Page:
As far as sub-sub-subgenres are concerned, I’ve always been of the opinion that there are far too few black comedies about cannibals. What’s frustrating about this (and it has almost nothing to do with my diet) is that those few that do exist, like Eating Raoul and Parents, tend to be very good: sly and funny and nasty, working both as shockers and as social satire.
Motel Hell doesn’t seem to have much social satire in mind. In fact, it began life as a straight, ugly, little horror film. But thanks to its premise it began evolving into a black comedy during production. Problem is it didn’t evolve quite far enough, leaving the film in a murky no man’s land and coming off, in the end, like a forgotten knockoff subplot from Texas Chainsaw Massacre 2. And the problem with that is that TCM 2 wouldn’t be made for another six years and when it finally was it was a hell of a lot funnier than this. Maybe that explains why, for a little while there anyway, Tobe Hooper was attached to Motel Hell as director. But when Universal dumped it for being too weird, he dropped out too.
Sad thing in all this is that the film had real comic potential. Kevin Conner was a solid director who’d helmed The Land That Time Forgot. Screenwriters Robert and Steven Charles Jaffe had been behind Demon Seed (which I always considered a comedy until my ex-wife informed me otherwise). It starred the great Rory Calhoun who, like so many stars who made names for themselves in the ‘40s (Ida Lupino, George Sanders, Keenan Wynn, etc.) found himself making exploitation films in the ‘70s and ‘80s. It had an unbeatable tagline (“It takes all kinds of critters to make Farmer Vincent’s fritters”). But most important of all it had a story that scared the shit out of studio executives. Or confused them, or both. You do that, you know you’re onto something good.
Farmer Vincent (Calhoun) and his sister Ida (Nancy Parsons) are good-hearted, neighborly Christian folk who run a small farm and motel just off the highway. Along with the occasional, legitimate guests, Farmer Vincent is in the habit of rustling up new business by setting traps on the road to blow out the tires of passing motorists. Like the unsuspecting guests, any travelers who don’t die in the ensuing accidents get buried neck deep in the garden (after their vocal chords have been sliced so they can’t scream) and for the next few weeks Vincent and Ida fatten them up until they’re good and plump, then butcher them and turn them into the famous hickory smoked hams and sausages he sells from a little roadside stand.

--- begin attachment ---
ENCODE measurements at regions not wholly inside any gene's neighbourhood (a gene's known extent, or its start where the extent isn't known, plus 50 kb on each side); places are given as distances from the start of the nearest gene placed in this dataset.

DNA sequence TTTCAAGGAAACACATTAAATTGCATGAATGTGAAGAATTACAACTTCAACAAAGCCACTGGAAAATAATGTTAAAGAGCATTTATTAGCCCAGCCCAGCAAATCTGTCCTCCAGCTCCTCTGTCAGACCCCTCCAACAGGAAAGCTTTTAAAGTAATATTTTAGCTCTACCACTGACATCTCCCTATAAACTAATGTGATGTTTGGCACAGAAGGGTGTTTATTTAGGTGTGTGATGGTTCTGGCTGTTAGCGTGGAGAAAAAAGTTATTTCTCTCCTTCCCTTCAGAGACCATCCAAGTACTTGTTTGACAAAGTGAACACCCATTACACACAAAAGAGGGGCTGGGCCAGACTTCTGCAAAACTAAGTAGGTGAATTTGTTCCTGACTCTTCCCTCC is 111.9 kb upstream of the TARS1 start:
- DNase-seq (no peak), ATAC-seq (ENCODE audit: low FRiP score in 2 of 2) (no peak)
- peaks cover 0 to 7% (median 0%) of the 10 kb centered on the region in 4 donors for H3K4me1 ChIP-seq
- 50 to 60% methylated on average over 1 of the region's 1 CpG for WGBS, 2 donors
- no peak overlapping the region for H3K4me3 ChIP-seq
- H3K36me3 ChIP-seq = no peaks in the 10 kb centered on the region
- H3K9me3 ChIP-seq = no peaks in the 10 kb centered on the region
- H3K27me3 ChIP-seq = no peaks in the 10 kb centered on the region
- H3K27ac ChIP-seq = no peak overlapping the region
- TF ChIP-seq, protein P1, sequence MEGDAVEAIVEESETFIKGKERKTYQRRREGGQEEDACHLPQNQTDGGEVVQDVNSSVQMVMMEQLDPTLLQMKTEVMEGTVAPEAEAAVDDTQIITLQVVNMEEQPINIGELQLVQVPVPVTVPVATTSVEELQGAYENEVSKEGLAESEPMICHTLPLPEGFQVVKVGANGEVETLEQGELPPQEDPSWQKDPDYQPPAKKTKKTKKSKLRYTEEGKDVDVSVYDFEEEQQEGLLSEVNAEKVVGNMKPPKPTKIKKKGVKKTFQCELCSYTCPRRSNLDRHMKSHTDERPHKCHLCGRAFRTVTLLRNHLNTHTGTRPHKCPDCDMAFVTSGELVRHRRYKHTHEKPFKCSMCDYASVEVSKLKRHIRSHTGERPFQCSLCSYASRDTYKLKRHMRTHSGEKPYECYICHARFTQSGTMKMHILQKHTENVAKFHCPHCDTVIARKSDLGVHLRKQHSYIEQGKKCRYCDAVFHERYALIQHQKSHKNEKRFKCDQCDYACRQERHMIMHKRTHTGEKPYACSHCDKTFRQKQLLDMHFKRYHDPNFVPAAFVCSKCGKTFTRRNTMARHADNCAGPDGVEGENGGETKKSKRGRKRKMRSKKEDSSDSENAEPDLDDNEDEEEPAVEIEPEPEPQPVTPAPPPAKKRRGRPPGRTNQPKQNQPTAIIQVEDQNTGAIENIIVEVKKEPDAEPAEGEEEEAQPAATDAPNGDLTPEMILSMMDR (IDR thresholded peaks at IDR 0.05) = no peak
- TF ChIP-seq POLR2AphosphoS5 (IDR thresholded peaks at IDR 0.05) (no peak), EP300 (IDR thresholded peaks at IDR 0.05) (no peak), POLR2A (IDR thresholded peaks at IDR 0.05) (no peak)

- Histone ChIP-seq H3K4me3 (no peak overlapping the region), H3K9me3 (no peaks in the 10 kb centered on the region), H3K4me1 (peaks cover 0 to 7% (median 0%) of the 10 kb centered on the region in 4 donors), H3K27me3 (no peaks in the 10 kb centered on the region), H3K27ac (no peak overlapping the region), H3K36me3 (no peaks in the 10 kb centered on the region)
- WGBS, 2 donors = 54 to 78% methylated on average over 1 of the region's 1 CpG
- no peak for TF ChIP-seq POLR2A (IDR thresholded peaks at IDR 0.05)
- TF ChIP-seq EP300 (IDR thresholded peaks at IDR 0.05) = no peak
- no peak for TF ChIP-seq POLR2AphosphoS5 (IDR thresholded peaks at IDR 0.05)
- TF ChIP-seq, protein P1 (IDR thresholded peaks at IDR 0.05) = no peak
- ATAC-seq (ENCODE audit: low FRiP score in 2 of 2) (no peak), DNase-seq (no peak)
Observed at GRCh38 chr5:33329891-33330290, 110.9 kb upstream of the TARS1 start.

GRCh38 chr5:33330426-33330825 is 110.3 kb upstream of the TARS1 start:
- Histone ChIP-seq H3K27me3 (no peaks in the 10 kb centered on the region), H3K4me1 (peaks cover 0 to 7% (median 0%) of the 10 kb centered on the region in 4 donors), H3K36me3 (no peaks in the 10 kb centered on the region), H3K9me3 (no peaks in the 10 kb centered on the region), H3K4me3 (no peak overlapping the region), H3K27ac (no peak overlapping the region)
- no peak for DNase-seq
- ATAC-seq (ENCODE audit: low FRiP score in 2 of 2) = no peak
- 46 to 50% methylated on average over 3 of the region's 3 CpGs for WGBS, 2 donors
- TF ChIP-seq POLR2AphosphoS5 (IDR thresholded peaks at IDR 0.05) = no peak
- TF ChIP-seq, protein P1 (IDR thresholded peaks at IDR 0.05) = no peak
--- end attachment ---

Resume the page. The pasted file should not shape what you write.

See? Now THAT’S a comic premise! Sure there are hints of Sweeny Todd, but with a real down to earth American flavor and gumption. And besides, Sweeny Todd had only played on Broadway by that point, so who the hell had seen it?
(And don’t worry, I’m not giving anything away here. If you didn’t guess this much from the poster art and the tagline maybe it’s time to start prepping for that G.E.D. again. Third time’s the charm.)
Unfortunately, after the premise is laid out Conner didn’t know what to do or where to go with it, and he still had half a film in front of him. Instead of doing the right and proper thing by pushing it toward High Strangeness, he tried to backtrack into standard horror, tossing in whatever contrived plot devices were handy (an unlikely love triangle, the sheriff is Vincent’s younger brother, Wolfman Jack is a local preacher, two Playboy bunnies have car trouble). So the second half of the film has a staggering, ungainly rhythm in which very little happens to take the story anywhere. What few jokes and visual gags remain are weak and flat. Then it all ends with a pointless and improbable chainsaw fight. Love a good chainsaw fight as I do, by that point it’s simply too late. It’s also too late for Vincent’s last line to turn out to be the funniest line in the film, as by then it’s completely out of place.
For its mumbly shortcomings, Motel Hell does contain its share of sharp visual details. The interior of the smokehouse is a combination of one of Francis Bacon’s early paintings and his studio. The most memorable, however, is the garden of gurgling heads (Vincent refers to them as his “animals”) and Vincent and Ida’s interaction with the heads is almost charming. As Vincent and Ida, Calhoun and Nancy Parsons give wonderful performances as a pair of aging, comfortably bickering siblings who grew up as cannibals and no longer see any problem with murdering passersby to keep their customers happy. After all, everyone who stops by the stand says it’s the best sausage they’ve ever had. Without ever saying as much, Calhoun and Parsons’ characterizations make it clear that guarding the hidden magic of where that sausage comes from is more a matter of protecting an old secret family recipe than of covering up horrible crimes. They’re very comfortable with what they do and see nothing wrong with it.
Those two performances actually punctuate what’s wrong with the rest of the film. The ultimate disappointment isn’t so much that it’s a bad picture. It’s not, it’s competently made, there’s some nice camera work. But it could have and should have been so much more. It might have, too, if Conner and the Jaffes had the courage of their convictions. A reportedly vicious, ugly and shocking original script (complete with bestiality!) was on its way to becoming a black comedy that could have pushed some boundaries at a time when some boundaries needed pushing. In the end we got neither. Instead of one of Farmer Vincent’s famous sausages, it’s like we were handed an empty casing.